“Described in the Parks Department's photographer's journal as a 'colored gang,' this group of black laborers is shown laying foundation stones in the shallow river bed that was to become part of the Riverside Park expansion. One of the largest public improvements to ever take place in New York City, this massive project decked over the New York Central Railroad, doubled the park's acreage, and added the scenic Henry Hudson Parkway along its perimeter. Financed by the Federal Works Progress Administration (WPA), the workforce numbered in the many thousands. Notice the harmonica player at center who tries to maintain the work crew's spirits in the face of their daunting task.” (Parks Department text)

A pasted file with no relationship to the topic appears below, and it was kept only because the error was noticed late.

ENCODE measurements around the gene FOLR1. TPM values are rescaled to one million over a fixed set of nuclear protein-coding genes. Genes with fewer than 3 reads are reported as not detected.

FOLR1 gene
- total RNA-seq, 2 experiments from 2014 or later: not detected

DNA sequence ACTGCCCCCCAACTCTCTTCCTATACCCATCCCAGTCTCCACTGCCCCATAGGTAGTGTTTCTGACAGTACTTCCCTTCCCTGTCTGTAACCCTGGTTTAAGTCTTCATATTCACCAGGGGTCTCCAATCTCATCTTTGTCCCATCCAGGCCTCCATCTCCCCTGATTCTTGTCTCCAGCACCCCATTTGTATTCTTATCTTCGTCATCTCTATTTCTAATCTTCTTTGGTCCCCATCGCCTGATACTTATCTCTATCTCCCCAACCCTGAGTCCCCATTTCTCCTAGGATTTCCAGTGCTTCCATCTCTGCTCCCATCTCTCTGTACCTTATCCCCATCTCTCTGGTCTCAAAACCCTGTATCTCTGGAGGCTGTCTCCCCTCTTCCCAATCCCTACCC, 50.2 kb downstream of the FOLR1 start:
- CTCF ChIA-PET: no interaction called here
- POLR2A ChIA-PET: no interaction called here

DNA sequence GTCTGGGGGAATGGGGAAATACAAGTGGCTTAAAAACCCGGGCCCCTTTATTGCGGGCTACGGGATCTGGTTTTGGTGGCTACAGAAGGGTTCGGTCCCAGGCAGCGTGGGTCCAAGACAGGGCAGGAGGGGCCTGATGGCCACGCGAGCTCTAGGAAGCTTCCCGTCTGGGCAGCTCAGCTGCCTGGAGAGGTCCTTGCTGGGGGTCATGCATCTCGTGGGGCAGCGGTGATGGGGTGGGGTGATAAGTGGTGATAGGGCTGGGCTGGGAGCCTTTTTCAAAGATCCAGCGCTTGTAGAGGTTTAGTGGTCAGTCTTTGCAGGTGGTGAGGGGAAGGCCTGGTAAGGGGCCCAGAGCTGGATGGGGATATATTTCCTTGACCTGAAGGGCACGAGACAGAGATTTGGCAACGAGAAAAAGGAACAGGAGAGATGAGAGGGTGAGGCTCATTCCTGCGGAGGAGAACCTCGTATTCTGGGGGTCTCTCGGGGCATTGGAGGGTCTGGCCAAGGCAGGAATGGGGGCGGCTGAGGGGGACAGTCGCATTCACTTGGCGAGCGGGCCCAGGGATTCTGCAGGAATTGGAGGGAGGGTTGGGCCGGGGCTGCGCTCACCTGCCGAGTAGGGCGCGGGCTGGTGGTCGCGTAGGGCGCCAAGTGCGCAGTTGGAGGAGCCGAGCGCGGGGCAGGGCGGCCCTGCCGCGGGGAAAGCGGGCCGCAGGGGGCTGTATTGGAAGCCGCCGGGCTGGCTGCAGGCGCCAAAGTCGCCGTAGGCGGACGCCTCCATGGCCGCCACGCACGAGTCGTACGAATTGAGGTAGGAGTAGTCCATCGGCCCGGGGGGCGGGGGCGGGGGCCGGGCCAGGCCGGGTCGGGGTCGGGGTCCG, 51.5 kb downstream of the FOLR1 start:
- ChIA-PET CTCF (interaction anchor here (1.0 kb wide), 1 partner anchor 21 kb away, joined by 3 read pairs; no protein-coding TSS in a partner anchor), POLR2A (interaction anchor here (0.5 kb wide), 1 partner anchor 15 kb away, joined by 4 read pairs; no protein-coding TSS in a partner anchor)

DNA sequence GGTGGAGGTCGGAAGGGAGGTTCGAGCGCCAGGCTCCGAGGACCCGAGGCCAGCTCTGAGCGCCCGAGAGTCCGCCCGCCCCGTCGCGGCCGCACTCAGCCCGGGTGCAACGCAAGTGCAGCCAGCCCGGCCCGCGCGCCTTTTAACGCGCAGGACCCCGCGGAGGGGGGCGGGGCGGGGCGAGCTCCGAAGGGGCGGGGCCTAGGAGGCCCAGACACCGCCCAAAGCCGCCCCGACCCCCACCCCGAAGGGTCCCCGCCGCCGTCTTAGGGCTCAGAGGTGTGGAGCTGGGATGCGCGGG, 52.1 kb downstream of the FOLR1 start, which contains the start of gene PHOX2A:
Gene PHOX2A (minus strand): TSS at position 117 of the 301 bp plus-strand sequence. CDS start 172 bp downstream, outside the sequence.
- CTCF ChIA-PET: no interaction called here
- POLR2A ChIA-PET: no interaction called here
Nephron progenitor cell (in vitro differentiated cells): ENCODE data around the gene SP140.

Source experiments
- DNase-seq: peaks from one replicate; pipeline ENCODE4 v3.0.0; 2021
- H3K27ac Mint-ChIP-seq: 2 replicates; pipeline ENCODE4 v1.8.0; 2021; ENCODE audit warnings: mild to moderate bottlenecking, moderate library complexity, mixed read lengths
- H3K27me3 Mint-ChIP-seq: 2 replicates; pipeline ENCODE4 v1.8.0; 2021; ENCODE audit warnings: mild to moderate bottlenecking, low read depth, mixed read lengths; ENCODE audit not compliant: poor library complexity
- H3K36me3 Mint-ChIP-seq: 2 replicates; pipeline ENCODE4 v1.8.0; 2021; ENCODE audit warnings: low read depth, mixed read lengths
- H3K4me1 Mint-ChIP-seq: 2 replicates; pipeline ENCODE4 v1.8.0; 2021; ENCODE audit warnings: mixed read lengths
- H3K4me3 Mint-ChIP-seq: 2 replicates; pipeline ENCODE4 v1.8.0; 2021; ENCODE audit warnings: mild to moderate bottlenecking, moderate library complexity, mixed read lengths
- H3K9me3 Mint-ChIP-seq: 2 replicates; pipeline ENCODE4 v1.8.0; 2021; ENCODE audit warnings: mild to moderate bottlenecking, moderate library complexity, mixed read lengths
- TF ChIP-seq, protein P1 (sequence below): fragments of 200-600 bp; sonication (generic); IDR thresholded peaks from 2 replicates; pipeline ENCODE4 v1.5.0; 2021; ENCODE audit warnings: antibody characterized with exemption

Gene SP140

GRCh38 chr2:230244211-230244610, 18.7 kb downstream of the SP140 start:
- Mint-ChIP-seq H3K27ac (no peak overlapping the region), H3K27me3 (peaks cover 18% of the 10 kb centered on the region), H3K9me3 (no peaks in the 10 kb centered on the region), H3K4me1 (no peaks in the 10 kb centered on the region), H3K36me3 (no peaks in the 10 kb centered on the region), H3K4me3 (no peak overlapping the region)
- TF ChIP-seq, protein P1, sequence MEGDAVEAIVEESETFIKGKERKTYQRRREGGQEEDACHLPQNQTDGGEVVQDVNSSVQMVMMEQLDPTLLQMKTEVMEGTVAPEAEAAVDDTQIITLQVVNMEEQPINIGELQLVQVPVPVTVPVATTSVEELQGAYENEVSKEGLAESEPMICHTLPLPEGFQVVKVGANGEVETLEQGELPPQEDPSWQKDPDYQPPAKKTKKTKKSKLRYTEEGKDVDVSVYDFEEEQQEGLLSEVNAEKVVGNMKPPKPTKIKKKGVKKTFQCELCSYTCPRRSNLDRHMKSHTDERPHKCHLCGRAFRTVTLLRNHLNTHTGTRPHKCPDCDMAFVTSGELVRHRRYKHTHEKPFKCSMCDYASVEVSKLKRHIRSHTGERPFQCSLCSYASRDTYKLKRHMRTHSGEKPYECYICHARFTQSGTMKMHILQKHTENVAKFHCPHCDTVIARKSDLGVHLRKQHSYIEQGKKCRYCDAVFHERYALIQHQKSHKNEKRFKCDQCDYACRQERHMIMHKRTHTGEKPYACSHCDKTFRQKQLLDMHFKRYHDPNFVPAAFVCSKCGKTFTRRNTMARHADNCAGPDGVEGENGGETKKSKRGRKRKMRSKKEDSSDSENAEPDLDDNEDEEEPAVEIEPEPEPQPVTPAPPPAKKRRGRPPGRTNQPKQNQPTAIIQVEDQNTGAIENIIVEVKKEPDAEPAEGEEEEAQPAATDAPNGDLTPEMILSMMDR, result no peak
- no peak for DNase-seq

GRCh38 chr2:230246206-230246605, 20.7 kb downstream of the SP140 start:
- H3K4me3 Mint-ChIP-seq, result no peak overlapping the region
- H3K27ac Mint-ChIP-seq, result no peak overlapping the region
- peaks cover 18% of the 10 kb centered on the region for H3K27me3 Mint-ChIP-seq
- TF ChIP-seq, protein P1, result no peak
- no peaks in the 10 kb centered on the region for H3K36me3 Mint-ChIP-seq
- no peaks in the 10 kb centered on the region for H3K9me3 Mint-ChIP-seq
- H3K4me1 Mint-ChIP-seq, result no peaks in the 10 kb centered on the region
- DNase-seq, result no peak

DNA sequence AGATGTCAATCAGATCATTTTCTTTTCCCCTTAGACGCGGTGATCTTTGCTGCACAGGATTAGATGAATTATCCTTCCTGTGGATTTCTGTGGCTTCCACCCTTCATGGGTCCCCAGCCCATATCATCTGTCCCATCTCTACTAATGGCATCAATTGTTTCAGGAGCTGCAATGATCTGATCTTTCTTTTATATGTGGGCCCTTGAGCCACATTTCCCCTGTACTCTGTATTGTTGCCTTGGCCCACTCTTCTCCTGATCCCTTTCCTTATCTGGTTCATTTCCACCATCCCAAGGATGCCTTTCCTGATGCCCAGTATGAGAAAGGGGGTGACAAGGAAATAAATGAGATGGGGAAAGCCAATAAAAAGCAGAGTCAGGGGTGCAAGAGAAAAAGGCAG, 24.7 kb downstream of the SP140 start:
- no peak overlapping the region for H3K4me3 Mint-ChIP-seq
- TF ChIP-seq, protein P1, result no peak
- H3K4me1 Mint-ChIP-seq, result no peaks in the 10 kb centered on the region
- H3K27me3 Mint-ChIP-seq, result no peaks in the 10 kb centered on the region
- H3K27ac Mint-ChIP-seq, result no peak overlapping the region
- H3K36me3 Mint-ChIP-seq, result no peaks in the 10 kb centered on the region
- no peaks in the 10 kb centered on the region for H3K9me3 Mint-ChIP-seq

In the background, far left, Grant's Tomb. The tall building to its right is Riverside Church. Then apartment buildings along Riverside Drive from 120th Street to 116th Street. The workers are laying down stones taken from the railroad bed to stabilize the river bank. This photo was taken very
Riverside Park Hooverville, 1933. Click to enlarge.
”The fifty-two shacks comprising the veterans' camp between 72nd Street and 79th Street, between Riverside Drive and the Hudson River [inset photo] will be torn down on May the first. Provision has been made for the Department of Public Welfare to transfer these men to a farm at Greycourt. There are eighty-three other shacks along Riverside Drive on the Hudson River, housing over one hundred men, which will be torn down at the same time that the Hudson River Yacht Club and the Columbia Yacht Club will be demolished.” —NYC Parks Dept press release of April 27, 1934.